The Tuesday night press room crew at the Steamboat Pilot & Today arrives for work at 9 p.m. and works through the night to print the newspaper. Pictured, from left, are Jeremy Boyd, Anthony Mendolia and Ross Boettcher.

Photo by Tom Ross

The Tuesday night press room crew at the Steamboat Pilot & Today arrives for work at 9 p.m. and works through the night to print the newspaper. Pictured, from left, are Jeremy Boyd, Anthony Mendolia and Ross Boettcher.

Dawn Patrol: Steamboat Pilot & Today press crew makes sure there's a paper 365 days a year

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— In the nocturnal world of Jeremy Boyd, spaghetti for breakfast makes perfect sense.

Bedtime for Boyd is 11 a.m., and when he heads home to Hayden from his job in Steamboat Springs at about 7 a.m., a plate of pasta is what he often craves.

Boyd is one of two night supervisors in the press room of the Steamboat Pilot & Today. He works through the night Tuesday through Friday, making sure the newspaper is ready for delivery to news racks all across Steamboat Springs by 7 a.m.

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Jeremy Boyd adjusts the color keys on the press at the Steamboat Pilot & Today.

Boyd has worked in the press room for 13 years and previously ran a press in Pittsburg, Kan.

“I work 9 to 5 just like you, only it’s the other 9 to 5,” he says, then checks himself because he works four 10-hour shifts. Boyd’s hours are more like 9 p.m. to 7 a.m.

“It’s just the opposite of most people,” he says about his daily routine. “If it’s 4 p.m. for you, it’s 4 a.m. for me.”

The three-day weekend makes it easier for Boyd to jolt his system every six days and revert back to daylight hours so he can spend quality time with his wife, Sondra, and his son, Alex, 8.

On workdays, he gets home from Steamboat in time to make breakfast for Alex before school. He often spends the midmorning playing Frisbee golf with friends in any month of the year. Other days, he might watch “The Daily Show with Jon Stewart” — the lives of members of the graveyard club are enriched by TiVo.

By noon, Boyd’s asleep in a bedroom with heavy curtains to keep out the light.

Monday is changeover day for Boyd. He reverts to his night owl schedule in order to adjust his internal clock so that he’s ready to go at the printing plant, where Tuesdays often are the busiest night of the week. That’s because the crew sometimes makes five different print runs that night, including one of the biggest Steamboat Today papers of the week. Some Tuesdays, there are two small newspapers, from Walden and Baggs, Wyo., to print. That’s in addition to the Craig Daily Press and the sometimes two sections of the Wednesday edition of the Steamboat Today.

Arriving at work on the west side of Steamboat on a Tuesday evening in November, Boyd steps out onto the loading dock and lights up a Swisher Sweets Black cigar, a small indulgence at the beginning of a long night.

“It costs only 69 cents,” he says.

The typical work night begins with attaching aluminum printing plates to the main cylinders on the offset press. The text, photographs and advertisements for four pages of the newspaper have been transferred onto each plate. When the press runs, the plates pick up the ink and impart the newspaper content onto larger rollers loaded with newsprint.

Next, the crew begins a test run, and Boyd masterfully tweaks the color.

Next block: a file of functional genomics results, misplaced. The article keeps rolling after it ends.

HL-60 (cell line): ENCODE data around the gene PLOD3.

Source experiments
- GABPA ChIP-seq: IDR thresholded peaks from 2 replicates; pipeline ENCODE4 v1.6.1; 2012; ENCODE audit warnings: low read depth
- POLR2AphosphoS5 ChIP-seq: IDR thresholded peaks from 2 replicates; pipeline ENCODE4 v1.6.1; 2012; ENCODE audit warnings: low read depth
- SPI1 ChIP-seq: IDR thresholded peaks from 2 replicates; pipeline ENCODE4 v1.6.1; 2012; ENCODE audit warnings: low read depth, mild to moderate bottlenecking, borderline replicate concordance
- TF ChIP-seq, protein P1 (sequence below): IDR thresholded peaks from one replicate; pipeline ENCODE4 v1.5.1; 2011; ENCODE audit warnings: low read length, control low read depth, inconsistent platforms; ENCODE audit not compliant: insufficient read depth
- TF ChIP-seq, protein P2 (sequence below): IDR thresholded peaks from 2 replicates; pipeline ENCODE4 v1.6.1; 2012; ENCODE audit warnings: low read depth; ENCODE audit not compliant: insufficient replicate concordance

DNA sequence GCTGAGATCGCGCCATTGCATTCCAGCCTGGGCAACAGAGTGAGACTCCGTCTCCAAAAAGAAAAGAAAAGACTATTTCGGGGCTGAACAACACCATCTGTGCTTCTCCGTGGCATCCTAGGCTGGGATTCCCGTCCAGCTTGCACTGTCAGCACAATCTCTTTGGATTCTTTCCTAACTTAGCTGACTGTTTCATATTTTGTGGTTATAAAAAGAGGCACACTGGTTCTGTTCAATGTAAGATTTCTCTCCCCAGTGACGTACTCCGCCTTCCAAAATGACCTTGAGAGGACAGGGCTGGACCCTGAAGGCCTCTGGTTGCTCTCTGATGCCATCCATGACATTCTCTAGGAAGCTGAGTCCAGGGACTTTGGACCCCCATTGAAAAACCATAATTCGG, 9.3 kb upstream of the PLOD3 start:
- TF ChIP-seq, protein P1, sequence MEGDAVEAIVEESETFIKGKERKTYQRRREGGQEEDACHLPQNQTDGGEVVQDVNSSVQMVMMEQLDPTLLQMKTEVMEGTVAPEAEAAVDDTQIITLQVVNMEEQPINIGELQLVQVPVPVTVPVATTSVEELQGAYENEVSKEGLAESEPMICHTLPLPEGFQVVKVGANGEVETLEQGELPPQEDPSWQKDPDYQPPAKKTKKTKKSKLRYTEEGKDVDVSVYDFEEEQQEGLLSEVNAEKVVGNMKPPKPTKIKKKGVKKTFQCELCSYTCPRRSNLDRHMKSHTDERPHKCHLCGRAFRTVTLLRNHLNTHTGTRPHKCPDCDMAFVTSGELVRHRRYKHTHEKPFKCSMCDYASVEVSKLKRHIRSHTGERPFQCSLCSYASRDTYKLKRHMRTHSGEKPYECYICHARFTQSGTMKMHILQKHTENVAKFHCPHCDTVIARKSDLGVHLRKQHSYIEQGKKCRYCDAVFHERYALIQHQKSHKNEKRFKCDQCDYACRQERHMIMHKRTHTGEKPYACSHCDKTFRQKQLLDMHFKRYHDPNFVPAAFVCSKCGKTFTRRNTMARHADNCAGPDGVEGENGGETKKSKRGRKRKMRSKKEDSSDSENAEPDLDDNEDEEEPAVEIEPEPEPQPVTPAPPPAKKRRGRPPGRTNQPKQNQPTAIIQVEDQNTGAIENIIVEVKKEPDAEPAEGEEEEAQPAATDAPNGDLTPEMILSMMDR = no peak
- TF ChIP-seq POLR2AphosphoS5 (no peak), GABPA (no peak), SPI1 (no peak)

His colleague, Anthony Mendolia, says Boyd is a wizard at adjusting color. Boyd hunches between two noisy press units and tweaks ink keys to get the color just right, pulls a freshly printed paper off the slowly running press and scrutinizes it under a magnifier, then goes back for more adjustments. He doesn’t turn up the speed of the press until he’s satisfied.

The press room crew’s movements during a press run resemble a choreographed dance.

Boyd and Mendolia walk past each other and swap large tools without exchanging words or even a glance, anticipating what task the other will perform next. While they are doing that, a third man, Ross Boettcher, prepares the plates for the next press run.

“I think this crew (which includes a second night supervisor, Van Young, who works Friday through Monday nights) is the best we’ve ever had,” longtime press room manager Dan Schuelke says.

On this particular night, the Baggs newspaper is first on press.

The press run for the Snake River Press, just 650 copies, is over almost as fast as it began.

“It takes longer to set up than it does to run,” Mendolia observes.

Four days each week, the highest priority is to get the Craig Daily Press printed first so it can be loaded onto trucks for Craig by 4:30 a.m.

The completed Steamboat Today comes off the press by 2 to 2:30 a.m., when it is trundled in stacks on wooden carts to the mail room, where another shift of early risers on the circulation crew insert varying numbers of preprinted advertising inserts and prepare them for delivery.

Circulation manager Steve Balgenorth said the crew distributes 14,000 papers most weekdays and 20,000 on Saturdays for Craig and Steamboat combined.

When lunchtime arrives, Boyd never is without a paperback. Mendolia teases that Boyd is fond of romantic zombie comedies.

Boyd ignores the remark and laments the fact that there isn’t a restaurant open on Steamboat’s west side in the wee hours.

“We could use a 24-hour diner that serves lunch at 3 a.m.,” he said.

On nights when there aren’t so many press runs, the crew always is busy keeping its offset presses in tip-top shape. Their press room may be one of the cleanest you’ll ever visit.

“There’s plenty of maintenance to do every night,” Boyd said. “We don’t have many breakdowns.”

And that’s a good thing. Because the newspaper always comes out, 365 days per year.

To reach Tom Ross, call 970-871-4205, email tross@SteamboatToday.com or follow him on Twitter @ThomasSRoss1

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